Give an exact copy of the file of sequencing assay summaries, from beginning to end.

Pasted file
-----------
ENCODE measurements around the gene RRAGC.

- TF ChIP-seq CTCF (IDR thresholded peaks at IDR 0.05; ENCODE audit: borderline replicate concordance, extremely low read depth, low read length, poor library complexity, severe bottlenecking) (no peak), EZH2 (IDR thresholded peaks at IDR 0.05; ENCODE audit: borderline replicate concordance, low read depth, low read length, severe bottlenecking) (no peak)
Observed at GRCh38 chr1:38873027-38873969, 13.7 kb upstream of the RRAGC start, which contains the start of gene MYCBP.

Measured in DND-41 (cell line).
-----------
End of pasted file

ENCODE measurements around the gene RRAGC.

- TF ChIP-seq CTCF (IDR thresholded peaks at IDR 0.05; ENCODE audit: borderline replicate concordance, extremely low read depth, low read length, poor library complexity, severe bottlenecking) (no peak), EZH2 (IDR thresholded peaks at IDR 0.05; ENCODE audit: borderline replicate concordance, low read depth, low read length, severe bottlenecking) (no peak)
Observed at GRCh38 chr1:38873027-38873969, 13.7 kb upstream of the RRAGC start, which contains the start of gene MYCBP.

Measured in DND-41 (cell line).